Gendry, another contender for the Iron Throne in case you've forgotten, makes the Hound an ax. Then Arya walks in. The last time she saw the Hound she left him for dead, so that's not the most comfortable encounter. She and Gendry exchange awkward but warm looks with each other as she gives him a design. He once again calls her "m'lady," which she's not fond of. She's become more than just another rich girl since they last met. He's also a lot more than a Flea Bottom blacksmith. He's also the only person left alive who's allowed to address someone as "m'lady" and get away with it.
In another part of Winterfell, Jorah and Daenerys meet up with Samwell, who saved Jorah's life last season from greyscale. This, however, turns into a conversation where Daenerys tells Sam that she killed his father and brother when they refused to take the knee. It's unclear how he feels about it. He's never had the best relationship with his family. His father always said he wasn't worthy, which is why he joined the Night's Watch. However, that means Sam is now the head of his house, the last of the Tarly line.
He doesn't get time to think about it though because Bran intercepts him and tells him he needs to tell Jon about his parentage. Bran has been lurking in the corners of every scene in Winterfell, staring and making eye contact with some specific characters. He claims he's not "Bran" as we knew him anymore, but the way he looks at Jamie Lannister, who's been hiding out in Winterfell this whole time, it's clear there's still a part of the original Bran left. The very first episode of the show saw Bran discovering that Jamie and Cersei were sleeping together, with Jamie pushing Bran out a window. It's telling that this encounter is the final shot in the first episode of Season 8.
As we expected, Jon doesn't take the news of his parentage particularly well.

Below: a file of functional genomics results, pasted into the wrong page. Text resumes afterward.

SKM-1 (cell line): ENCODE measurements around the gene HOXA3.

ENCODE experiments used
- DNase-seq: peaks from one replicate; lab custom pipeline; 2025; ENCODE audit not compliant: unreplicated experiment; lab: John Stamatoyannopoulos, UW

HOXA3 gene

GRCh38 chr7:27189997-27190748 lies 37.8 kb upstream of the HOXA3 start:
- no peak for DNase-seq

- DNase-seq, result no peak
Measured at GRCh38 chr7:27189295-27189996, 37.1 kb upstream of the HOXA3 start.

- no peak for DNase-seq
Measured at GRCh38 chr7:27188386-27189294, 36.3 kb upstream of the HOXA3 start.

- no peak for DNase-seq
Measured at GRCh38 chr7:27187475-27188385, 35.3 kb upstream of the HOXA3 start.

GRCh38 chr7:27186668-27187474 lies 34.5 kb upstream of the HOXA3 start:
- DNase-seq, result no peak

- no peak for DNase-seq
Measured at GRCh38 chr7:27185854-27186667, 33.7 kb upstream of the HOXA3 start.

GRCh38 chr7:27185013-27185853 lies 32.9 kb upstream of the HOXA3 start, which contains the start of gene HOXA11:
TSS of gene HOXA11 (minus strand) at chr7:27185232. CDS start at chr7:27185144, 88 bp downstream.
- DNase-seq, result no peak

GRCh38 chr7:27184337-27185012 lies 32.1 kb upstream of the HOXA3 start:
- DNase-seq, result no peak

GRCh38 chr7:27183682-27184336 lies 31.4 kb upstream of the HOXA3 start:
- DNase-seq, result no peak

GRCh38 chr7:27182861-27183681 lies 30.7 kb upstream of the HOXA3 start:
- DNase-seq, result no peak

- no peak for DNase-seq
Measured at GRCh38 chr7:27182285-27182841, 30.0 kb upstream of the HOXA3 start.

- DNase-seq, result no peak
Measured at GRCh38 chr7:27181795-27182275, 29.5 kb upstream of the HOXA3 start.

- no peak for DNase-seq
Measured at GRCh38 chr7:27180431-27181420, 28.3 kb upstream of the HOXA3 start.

Before we wrap up though, we enter the crypt below Winterfell, a fitting place for a familial revelation. Jon and Sam exchange hugs (remember, they haven't seen each other since Jon was still Commander of the Night's Watch back in Season 5) but get right into the topic at hand. Sam reveals the truth: that he's Aegon Targaryen, the true heir to the Iron Throne. As we expected, Jon doesn't take this particularly well, although it's unclear if he's more distressed by what this means for him as a pawn in this whole thing, or by what it means for him and Daenerys.
We also need to check in on the aftermath of the destruction of the Wall. It looks like the ragtag group of Tormund and the Brotherhood Without Banners made it out alive and are at Castle Black hoping to find survivors. Luckily, they run into a few members of the Night's Watch and they all agree to ride down to Winterfell, beating the dead so they can prepare for battle. However, along with survivors they run into a cryptic message left by the Night King. Ned Umber's body is attached to the wall, surrounded by severed hands in a spiral, which is a symbol we've seen used by the Night King before. This is a pattern that was created by the Children of the Forest, who were the originators of the White Walkers, but we still don't know what exactly they mean. Considering what happened to Ned, who was sent out early in the episode to round up his house for the Starks, it can't mean anything good.
But there is something more important to note here. This isn't just the Night King taking any other victim. It's personal now. The Starks sent Ned out for men and he'll never come back. In a way, Ned's storyline is a microcosm of everything in Game of Thrones. People had to grow up, get dirty, face death, and take on responsibilities they weren't prepared for. This doesn't bode well for the rest of our characters, but that's a story for another episode.
Questions we want answered
- What's going to happen to Jamie now that his location is compromised? What will the Starks do?
- Will Jon tell Daenerys about his parentage, or will it ruin their strategy?
- Will Gendry's parentage also pose a problem?
- Is Cersei pregnant?
- Will Theon make it to Winterfell?
- From the promo, it looks like Tormund and the rest make it back to Winterfell before the dead arrive, but how long until the White Walkers get there?
- Will we get a Tormund and Brienne reunion?
- What does the spiral mean?
Who died this episode?
- Ned Umber. What is dead may never die.
- Remember Ed Sheeran's controversial cameo last season? According to Bronn, the soldier had his eyelids burned clean off.
- The first line of dialogue this season was a testicles joke, just in case you forgot what kind of show this is.